Citation Advantage

Providing open access to one’s articles results in greater impact as demonstrated by a citation advantage.

Currently, no institution can afford access to all journals and articles (even within the UK many researchers only have access to 2/3 of UK produced publications), though access is a necessary prerequisite for an article to be cited. Open access articles have the advantage of being accessible, and therefore more easily cited. Evidence has shown that articles that are freely available online have a citation advantage when compared with articles published in the same journals that are not freely available. Articles are cited earlier and more often. Additional research has tried to disprove these findings. A good summary of both sides of the argument can be found here.

Antelman, K. (2004). Do Open-Access articles have a greater research impact? College and Research Libraries, 65(5), 372-382. http://eprints.rclis.org/2309/

Davis, P. (2010). Does open access lead to increased readership and citations? A randomized controlled trial of articles published in APS Journals. The Physiologist, 53(6). http://www.the-aps.org/publications/tphys/2010html/December/open_access.htm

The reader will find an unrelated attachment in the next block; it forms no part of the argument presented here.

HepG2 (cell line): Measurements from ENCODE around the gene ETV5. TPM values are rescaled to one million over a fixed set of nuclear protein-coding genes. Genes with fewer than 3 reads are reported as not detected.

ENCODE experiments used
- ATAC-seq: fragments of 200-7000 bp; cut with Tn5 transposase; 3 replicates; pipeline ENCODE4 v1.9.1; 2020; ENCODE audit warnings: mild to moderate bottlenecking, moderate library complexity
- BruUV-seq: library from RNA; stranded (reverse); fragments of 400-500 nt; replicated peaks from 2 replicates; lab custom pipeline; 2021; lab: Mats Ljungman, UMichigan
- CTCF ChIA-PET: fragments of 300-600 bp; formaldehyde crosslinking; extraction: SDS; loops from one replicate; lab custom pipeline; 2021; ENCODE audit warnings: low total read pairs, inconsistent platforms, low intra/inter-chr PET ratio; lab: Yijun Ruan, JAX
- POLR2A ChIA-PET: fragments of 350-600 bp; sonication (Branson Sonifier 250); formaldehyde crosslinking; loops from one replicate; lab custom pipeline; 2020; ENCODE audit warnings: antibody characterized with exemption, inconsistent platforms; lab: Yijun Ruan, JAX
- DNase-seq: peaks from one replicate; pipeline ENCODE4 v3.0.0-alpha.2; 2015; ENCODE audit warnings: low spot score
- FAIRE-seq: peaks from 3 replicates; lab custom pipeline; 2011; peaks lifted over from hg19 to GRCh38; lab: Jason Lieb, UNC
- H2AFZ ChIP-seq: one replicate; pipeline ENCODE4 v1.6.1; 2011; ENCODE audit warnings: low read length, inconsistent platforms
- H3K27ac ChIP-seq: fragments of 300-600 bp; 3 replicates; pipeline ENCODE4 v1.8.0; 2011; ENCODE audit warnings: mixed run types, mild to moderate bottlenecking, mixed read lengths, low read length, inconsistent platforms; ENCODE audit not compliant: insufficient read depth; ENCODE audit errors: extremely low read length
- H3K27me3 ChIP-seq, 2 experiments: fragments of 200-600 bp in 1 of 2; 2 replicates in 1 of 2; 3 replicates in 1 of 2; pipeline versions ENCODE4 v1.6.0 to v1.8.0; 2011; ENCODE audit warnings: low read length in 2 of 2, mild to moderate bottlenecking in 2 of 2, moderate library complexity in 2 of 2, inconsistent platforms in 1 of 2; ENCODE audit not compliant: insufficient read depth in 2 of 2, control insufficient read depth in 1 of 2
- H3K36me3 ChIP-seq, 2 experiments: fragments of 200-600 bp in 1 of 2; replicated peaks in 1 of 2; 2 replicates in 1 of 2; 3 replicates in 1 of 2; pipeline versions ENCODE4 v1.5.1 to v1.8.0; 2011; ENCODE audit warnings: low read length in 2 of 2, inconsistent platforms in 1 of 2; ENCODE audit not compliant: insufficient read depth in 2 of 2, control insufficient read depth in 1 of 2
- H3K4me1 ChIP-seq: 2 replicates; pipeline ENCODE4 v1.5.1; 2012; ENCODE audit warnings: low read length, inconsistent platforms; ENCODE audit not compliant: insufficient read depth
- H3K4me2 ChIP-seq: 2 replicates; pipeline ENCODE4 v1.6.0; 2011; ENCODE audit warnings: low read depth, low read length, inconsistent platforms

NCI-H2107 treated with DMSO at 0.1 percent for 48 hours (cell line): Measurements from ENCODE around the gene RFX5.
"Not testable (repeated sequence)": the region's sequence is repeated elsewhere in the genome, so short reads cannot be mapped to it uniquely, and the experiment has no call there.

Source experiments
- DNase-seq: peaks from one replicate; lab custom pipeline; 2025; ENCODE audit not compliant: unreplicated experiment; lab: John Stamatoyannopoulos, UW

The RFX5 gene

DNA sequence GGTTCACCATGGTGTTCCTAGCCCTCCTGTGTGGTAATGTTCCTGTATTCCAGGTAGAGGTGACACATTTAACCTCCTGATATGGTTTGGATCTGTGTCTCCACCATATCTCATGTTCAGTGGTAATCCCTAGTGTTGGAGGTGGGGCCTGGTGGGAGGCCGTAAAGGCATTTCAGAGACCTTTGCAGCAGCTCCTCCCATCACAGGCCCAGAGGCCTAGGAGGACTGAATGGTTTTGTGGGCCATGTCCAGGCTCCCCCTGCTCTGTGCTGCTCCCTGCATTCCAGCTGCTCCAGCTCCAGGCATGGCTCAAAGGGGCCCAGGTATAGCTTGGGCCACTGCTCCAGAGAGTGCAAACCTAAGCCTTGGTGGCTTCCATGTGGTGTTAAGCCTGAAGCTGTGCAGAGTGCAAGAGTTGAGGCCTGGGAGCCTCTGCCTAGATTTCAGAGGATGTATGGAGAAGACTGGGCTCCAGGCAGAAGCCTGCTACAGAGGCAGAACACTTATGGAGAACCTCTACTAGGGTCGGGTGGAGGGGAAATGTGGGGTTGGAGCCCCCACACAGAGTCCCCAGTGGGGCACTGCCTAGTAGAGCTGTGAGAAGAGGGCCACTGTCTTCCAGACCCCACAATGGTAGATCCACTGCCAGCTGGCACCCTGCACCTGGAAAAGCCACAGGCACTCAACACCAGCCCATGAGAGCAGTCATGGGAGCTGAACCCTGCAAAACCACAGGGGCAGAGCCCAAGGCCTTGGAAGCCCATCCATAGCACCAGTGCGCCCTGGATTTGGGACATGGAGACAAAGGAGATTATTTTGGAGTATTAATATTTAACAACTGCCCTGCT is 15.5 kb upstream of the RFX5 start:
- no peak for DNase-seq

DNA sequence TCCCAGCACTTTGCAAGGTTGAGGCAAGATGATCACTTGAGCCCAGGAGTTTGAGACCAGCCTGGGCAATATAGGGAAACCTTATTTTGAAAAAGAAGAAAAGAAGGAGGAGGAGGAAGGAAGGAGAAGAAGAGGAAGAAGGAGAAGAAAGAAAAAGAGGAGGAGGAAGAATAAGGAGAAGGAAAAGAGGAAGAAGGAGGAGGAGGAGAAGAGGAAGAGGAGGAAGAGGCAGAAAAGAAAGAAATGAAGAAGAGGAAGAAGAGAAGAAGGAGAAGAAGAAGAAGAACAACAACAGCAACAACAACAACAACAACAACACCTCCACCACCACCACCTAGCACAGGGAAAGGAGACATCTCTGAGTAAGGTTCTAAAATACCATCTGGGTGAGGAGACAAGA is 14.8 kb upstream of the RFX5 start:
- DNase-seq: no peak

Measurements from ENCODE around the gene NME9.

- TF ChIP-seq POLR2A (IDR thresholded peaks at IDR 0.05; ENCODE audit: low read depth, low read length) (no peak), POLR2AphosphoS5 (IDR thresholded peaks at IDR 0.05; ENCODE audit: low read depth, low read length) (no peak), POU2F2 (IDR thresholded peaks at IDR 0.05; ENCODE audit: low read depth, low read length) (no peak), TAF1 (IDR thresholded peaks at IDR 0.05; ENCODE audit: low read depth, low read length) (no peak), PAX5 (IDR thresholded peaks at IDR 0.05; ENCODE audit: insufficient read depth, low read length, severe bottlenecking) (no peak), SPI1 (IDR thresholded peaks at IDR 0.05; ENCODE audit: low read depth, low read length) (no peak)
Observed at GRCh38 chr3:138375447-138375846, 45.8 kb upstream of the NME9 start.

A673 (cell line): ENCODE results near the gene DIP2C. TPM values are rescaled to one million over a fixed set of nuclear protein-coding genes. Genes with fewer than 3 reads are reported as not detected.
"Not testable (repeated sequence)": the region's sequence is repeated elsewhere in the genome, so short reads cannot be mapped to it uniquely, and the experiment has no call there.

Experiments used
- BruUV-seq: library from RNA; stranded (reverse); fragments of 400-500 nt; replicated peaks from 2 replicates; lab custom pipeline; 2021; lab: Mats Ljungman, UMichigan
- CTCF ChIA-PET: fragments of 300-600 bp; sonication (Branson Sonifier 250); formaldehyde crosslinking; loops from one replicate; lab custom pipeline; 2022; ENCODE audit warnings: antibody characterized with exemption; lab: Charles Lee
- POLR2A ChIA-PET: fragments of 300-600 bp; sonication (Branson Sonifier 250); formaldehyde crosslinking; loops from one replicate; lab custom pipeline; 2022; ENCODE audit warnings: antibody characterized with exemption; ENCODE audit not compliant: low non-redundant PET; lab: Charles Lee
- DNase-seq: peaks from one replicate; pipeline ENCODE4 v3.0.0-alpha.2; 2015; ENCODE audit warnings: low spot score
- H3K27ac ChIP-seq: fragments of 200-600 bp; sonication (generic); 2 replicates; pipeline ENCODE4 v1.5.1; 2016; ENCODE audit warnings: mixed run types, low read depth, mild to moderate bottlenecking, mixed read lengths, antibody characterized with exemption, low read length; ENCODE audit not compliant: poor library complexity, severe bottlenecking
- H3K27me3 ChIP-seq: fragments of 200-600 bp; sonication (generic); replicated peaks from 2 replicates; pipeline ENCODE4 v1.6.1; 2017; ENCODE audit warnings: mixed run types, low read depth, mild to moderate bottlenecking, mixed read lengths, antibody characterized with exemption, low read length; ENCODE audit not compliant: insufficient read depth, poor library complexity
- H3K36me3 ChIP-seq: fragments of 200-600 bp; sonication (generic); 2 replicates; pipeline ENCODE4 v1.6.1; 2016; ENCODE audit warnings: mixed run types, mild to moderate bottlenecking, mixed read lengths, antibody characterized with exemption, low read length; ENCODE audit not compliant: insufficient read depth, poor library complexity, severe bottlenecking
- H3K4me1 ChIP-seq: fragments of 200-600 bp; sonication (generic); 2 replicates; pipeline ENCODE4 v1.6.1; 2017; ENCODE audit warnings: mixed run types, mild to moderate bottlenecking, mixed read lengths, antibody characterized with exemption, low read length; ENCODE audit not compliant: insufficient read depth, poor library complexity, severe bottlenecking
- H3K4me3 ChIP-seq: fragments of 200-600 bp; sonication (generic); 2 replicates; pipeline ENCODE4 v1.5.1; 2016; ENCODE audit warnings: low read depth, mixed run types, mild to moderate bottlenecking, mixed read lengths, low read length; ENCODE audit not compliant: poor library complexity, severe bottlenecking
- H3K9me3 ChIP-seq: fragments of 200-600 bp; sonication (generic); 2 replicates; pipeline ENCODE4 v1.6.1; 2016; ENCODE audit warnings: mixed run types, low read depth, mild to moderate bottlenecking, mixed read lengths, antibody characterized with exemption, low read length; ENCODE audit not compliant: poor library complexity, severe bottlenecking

Friend, F. (2007). UK access to UK research. Serials: the Journal for the Serials Community, 20(3), 231-234. http://eprints.ucl.ac.uk/4842/

Hajjem, C., Harnad, S. and Gingras, Y. (2005). Ten-year cross-disciplinary comparison of the growth of Open Access and how it increases research citation impact. IEEE Data Engineering Bulletin, 28(4).
http://sites.computer.org/debull/A05dec/hajjem.pdf

Swan, A. (2010). The Open Access citation advantage: Studies and results to date. Technical Report, School of Electronics & Computer Science, University of Southampton. http://eprints.ecs.soton.ac.uk/18516/

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